Though commercially successful, Halo 5: Guardians was a very controversial release for the franchise. There were several things that the Halo following almost unanimously felt were done poorly, and as a result, Halo 5's reputation — as well as the reputation of the series overall — suffered. Halo Infinite has a chance to repair this damage, but only if 343 Industries avoids making these three critical mistakes once again.
Arguably Halo 5's biggest issue was that content was delivered slowly over time instead of at launch. The Halo series is known for its wide array of matchmaking playlists, expansive custom game options, and the limitless potential of Forge, but Halo 5 only launched with one of these three. As a result, many players became bored with the game and moved on. Some of them came back when things were added later, but not all of them.
For Halo Infinite to succeed, it will need to launch with the quantity of content that one comes to expect from a Halo title. This will ensure that fans keep playing for longer and that the game will have a good reputation initially.
A poor campaign
Another problem with Halo 5 was that it had a lackluster campaign. The story, in particular, was very confusing, especially if you don't closely follow the Halo canon, and the fact that there were so many characters prevented any of them from developing well over the course of the narrative.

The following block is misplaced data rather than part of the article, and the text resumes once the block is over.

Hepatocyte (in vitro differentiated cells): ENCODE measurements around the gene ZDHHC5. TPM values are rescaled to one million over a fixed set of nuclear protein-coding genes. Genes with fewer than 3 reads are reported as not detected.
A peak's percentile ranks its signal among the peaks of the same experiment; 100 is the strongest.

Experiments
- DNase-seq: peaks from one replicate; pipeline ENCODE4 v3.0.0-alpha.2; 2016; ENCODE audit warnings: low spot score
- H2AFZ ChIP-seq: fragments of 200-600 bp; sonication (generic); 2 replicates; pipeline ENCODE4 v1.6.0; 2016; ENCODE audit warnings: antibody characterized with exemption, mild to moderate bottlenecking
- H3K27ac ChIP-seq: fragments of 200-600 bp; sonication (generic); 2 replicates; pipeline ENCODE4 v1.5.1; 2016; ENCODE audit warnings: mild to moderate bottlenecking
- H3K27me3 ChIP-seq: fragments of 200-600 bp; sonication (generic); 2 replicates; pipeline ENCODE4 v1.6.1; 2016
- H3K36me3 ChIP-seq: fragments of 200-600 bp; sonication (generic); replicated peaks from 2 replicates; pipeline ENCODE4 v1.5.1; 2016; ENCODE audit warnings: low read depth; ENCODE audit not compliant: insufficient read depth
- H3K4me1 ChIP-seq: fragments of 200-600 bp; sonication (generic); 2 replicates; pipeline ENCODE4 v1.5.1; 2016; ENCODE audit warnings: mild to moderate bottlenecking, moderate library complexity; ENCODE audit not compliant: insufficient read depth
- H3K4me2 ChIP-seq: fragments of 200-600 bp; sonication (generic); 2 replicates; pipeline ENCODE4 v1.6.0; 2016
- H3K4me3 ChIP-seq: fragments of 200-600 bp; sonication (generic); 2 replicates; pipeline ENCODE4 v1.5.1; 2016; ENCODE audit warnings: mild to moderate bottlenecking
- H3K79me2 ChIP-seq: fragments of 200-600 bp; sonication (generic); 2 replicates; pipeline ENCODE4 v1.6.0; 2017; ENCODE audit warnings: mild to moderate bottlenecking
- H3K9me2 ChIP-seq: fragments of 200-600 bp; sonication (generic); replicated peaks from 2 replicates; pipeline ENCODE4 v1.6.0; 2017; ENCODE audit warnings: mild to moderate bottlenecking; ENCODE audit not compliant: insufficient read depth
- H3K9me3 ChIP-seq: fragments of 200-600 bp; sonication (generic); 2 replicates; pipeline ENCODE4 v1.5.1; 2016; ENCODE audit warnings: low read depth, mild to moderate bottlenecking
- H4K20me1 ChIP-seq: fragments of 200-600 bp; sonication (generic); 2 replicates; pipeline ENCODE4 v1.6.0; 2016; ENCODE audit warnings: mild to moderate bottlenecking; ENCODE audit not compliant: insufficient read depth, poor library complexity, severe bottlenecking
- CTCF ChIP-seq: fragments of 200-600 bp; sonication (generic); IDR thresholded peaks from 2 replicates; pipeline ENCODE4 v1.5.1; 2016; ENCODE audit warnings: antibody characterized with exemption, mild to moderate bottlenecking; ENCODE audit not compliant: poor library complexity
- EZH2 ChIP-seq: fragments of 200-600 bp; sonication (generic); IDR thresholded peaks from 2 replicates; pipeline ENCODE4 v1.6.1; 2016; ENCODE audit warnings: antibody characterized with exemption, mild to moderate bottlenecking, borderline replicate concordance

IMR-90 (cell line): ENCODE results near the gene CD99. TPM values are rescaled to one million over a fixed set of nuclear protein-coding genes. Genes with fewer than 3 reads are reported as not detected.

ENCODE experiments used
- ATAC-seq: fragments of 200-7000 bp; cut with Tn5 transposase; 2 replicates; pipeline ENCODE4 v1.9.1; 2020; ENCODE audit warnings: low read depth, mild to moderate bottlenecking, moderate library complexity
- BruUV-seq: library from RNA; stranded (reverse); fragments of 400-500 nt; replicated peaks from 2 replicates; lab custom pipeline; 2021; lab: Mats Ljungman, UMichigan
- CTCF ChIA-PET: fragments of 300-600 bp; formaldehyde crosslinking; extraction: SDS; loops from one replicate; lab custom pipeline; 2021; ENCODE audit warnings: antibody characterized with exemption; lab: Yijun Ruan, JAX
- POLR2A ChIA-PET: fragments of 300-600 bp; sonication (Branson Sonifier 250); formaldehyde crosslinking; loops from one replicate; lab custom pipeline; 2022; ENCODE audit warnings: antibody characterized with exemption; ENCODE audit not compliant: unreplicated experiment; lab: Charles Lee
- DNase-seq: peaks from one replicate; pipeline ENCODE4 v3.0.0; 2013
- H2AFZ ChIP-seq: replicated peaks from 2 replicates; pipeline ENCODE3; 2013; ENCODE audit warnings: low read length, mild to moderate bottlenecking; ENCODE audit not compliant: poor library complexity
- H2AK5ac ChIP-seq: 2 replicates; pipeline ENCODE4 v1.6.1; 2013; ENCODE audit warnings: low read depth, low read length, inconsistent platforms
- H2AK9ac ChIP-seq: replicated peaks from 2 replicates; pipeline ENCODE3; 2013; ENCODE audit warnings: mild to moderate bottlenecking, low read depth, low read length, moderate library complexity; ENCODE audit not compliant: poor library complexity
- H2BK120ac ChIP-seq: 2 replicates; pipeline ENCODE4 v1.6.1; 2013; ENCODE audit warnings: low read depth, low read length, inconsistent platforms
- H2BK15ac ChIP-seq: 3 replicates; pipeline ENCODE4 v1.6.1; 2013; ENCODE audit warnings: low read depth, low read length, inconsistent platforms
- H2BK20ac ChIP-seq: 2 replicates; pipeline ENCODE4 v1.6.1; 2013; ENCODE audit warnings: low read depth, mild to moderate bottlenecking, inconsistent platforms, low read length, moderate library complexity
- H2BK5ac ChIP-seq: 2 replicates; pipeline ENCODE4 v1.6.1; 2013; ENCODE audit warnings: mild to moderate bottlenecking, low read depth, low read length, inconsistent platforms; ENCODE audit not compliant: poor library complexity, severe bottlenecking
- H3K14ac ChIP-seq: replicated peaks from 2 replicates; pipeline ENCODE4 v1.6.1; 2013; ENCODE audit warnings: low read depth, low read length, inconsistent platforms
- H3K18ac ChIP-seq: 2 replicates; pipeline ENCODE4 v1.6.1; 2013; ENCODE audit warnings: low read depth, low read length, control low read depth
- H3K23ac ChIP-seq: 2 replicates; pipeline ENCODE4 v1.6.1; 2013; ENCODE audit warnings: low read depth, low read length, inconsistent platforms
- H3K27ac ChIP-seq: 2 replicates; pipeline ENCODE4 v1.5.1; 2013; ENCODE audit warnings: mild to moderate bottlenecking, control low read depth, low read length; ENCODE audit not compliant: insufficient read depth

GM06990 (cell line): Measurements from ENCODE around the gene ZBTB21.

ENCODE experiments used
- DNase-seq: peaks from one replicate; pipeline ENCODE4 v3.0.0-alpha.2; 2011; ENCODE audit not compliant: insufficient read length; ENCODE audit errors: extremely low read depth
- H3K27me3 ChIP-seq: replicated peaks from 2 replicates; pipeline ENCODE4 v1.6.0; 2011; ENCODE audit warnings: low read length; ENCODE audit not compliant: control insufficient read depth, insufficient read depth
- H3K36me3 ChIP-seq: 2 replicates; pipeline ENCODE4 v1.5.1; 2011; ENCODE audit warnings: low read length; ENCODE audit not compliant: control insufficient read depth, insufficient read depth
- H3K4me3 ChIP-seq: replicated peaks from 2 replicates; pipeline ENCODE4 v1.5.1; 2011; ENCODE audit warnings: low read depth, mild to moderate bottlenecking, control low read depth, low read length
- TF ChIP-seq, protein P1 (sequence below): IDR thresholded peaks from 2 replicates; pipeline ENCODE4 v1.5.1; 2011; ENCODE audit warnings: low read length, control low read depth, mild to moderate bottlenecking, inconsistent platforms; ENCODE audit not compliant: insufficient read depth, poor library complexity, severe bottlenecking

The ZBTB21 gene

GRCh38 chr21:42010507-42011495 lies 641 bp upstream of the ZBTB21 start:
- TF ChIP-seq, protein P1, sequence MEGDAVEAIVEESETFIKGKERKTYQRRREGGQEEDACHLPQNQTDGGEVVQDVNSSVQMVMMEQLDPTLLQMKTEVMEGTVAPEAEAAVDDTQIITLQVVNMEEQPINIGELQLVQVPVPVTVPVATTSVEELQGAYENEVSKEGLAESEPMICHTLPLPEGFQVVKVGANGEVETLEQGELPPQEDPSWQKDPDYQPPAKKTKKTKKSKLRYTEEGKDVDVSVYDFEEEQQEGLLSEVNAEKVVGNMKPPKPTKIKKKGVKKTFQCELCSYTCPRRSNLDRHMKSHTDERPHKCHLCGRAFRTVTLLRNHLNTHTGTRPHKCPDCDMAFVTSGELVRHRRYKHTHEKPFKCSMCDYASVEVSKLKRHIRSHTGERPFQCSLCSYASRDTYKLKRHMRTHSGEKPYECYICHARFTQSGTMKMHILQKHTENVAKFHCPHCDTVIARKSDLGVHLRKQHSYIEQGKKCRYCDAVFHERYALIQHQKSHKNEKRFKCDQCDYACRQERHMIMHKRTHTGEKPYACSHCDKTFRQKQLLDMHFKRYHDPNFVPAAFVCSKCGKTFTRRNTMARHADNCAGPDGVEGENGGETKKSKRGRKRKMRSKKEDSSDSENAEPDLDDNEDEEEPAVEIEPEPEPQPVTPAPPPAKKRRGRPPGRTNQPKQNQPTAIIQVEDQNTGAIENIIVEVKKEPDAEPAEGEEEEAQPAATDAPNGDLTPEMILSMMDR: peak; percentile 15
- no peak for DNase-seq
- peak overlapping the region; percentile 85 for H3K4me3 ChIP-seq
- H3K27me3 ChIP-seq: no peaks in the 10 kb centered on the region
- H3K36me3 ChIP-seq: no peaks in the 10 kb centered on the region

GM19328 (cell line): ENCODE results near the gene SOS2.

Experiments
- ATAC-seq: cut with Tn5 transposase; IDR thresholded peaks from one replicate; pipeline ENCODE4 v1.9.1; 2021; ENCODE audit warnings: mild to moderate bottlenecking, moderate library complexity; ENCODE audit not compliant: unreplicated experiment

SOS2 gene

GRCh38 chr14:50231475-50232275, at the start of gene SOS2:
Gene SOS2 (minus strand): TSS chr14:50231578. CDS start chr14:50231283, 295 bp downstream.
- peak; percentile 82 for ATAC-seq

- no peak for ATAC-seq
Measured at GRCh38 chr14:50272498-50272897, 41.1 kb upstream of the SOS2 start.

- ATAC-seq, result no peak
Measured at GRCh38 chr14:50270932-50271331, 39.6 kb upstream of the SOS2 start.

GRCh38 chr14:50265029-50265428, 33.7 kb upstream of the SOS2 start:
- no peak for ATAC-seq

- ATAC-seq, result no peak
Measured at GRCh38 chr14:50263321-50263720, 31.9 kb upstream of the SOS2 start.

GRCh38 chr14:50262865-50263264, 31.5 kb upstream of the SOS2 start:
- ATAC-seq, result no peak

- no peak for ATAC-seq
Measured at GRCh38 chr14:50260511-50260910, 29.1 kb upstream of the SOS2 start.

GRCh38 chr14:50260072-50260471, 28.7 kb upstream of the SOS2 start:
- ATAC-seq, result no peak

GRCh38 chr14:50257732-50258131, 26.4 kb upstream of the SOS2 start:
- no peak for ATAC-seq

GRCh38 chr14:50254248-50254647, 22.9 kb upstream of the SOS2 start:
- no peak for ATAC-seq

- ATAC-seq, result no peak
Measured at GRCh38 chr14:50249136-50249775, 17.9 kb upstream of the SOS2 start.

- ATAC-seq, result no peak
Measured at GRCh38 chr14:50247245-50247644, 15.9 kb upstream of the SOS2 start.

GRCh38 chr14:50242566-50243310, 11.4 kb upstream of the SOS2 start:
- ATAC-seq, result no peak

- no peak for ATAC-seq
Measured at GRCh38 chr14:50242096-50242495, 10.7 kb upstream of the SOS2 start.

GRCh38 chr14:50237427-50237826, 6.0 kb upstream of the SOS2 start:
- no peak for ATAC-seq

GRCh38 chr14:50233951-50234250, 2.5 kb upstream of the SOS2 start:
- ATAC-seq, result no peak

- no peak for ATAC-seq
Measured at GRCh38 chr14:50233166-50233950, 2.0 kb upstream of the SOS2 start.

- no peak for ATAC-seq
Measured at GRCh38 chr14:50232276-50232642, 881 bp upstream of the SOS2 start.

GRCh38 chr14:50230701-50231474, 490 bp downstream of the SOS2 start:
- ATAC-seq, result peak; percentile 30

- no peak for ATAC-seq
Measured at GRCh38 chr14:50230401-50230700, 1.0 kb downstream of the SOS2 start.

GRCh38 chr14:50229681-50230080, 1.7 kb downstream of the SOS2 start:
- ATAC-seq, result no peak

A good story will be important for Halo Infinite to have because the writing is often considered one of the franchise's strongest attributes. Like with the aforementioned lack of content, the absence of a satisfying story in Halo 5 damaged Halo's reputation. In order to get the series back on track when it comes to its campaigns, Halo Infinite needs to deliver.
Steep grinding for unlocks
Lastly, the way that almost every single unlock is tied to the requisition (REQ) system in Halo 5 is an issue that needs to be avoided in the future. Unlike the previous titles in the series, where you could earn cosmetics by either getting achievements (Halo 3) or choosing what you want with earned credits (Halo: Reach), Halo 5 forces you to roll dice with the REQ system's random number generator and hope that you get your item.
It's a design meant to get you to buy the game's "loot boxes" (disguised as REQ packs) with real money so that you don't have to wait as long as you would by earning packs normally. But if the poor sales of Star Wars Battlefront II are any indication, the gaming community has had enough of loot boxes. Players want to earn their items, not win them in a slot machine. Hopefully, 343 Industries takes note and designs Halo Infinite's progression accordingly.
What kind of mistakes do you think 343 Industries needs to avoid making or repeating with Halo Infinite? Let me know in the comments.
While waiting for Halo Infinite to release, make sure to check out Halo 5: Guardians, The Master Chief Collection, and Halo Wars 2.
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